One of the regular maintenance items for a Triumph Bonneville is to change the fork oil every 24,000 miles or 4 years. Since I had upgraded my forks with the Race Tech Gold Valve suspension upgrade at around 8,000 miles, my Bonnie was ready for a fork oil change at 31,000 miles.


Exploded view diagram used for ordering new seals, bushings and parts

Step 1 – Remove Front Wheel

With my Bonnie up on a jack stand and following my Haynes manual, we first removed the headlight bucket, brake caliper, speedo cable, and then the wheel/tire. Because I was also replacing my oil pressure sending unit (which had gone bad), I removed the seat, gas tank, side covers and carburetors. I want to thank my friend Lee Hoffner for loaning me a set of extra hands for this project, and for taking these photos.


Step 2 – Remove Fork Tubes

Next, we loosened the upper and lower triple tree clamp bolts and slid each fork tube down and off of the frame. Once these were off, the manual told us to unscrew to the top cap bolt of each tube, removes the springs and washers and pour out the old oil. Once this was done, we cleaned everything up and laid out all the parts on a workbench.


We slipped the new washers and seals into place (pre-purchased from Race Tech) and started the re-assembly process following the manual.


One of the various seals that should be replaced when performing this maintenance item.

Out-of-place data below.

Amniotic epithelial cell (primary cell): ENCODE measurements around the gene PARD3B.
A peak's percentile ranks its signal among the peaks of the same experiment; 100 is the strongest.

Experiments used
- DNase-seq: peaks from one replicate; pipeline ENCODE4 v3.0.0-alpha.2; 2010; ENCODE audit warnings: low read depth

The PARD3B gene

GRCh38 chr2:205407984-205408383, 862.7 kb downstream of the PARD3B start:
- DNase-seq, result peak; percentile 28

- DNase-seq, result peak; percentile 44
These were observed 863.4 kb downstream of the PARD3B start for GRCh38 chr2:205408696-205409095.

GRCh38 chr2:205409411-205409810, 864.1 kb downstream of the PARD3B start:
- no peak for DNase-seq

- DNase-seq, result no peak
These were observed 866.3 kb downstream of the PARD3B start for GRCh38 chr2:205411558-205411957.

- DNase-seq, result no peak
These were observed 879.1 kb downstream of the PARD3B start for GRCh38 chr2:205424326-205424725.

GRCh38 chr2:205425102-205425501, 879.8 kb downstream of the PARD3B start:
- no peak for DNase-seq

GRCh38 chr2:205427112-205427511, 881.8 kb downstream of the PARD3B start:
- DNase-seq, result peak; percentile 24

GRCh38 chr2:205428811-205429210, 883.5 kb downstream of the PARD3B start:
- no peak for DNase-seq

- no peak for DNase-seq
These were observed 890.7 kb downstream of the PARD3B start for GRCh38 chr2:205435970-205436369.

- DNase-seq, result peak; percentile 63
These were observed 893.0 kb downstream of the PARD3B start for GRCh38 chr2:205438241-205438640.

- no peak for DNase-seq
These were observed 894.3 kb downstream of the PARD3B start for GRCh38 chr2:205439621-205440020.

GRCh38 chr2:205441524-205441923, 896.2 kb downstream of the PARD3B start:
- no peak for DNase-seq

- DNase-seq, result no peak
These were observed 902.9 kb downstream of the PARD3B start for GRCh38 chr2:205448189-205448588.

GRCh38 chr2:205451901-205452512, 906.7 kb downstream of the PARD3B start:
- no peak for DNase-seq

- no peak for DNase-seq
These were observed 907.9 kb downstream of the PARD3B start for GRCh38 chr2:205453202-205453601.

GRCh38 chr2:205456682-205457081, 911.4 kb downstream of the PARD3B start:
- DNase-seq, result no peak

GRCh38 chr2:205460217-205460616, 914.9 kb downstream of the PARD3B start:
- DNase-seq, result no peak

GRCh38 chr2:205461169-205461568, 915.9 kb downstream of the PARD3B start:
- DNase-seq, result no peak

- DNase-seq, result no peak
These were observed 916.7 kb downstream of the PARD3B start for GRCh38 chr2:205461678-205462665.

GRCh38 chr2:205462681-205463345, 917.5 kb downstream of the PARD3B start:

Putting the various washers, spacers and seals back on the fork tube – in correct order!


In my case, re-inserting the Race Tech Gold Valve was an additional step not in the factory manual.


The final step is inserting a new seal at the top of the lower section of the tube. I purchased a special tool from Race Tech to make this task easy.


Race Tech fork seal driver tool

Step 3 – Replace Fork Oil

In my case, Race Tech recommended 15W Spectro Fork Oil. I had purchased 2 quarts of it ready for this project. I had also purchased the Stockton Tool fork oil gauge from Cycle Gear.


Matt Wiley at Race Tech suggested an oil level of 125mm measured with the fork spring OUT, Gold Valve IN, Chrome fork tube at BOTTOM of stroke, the distance from top of oil to top of
chrome tube.


Pouring in new fork oil, pumping piston to release air, watching level to not go too full.


Inserting oil gauge preset to 125mm flush from top of tube


Suctioning off excess oil over 125mm until it reaches that distance. This tool made this really easy!

Once completed, the fork caps and seals were screwed back on, and the fork tubes were ready for reinstalling on the frame.

Step 4 – Reassembly

We followed the reverse order to put the forks back on the bike, install the wheel, brake caliper, headlight brackets, gaiters, etc. There were no leaks and the feel felt normal, so I took it for a test ride. Everything worked great and I could tell the new fork oil had improved the suspension sensitivity and performance.

Sidebar Note

The oil pressure sending unit was easy to replace after removing the carbs. Here are my twin Bonneville Performance Mikuni 42mm carbs going back on the bike after replacing the oil pressure switch.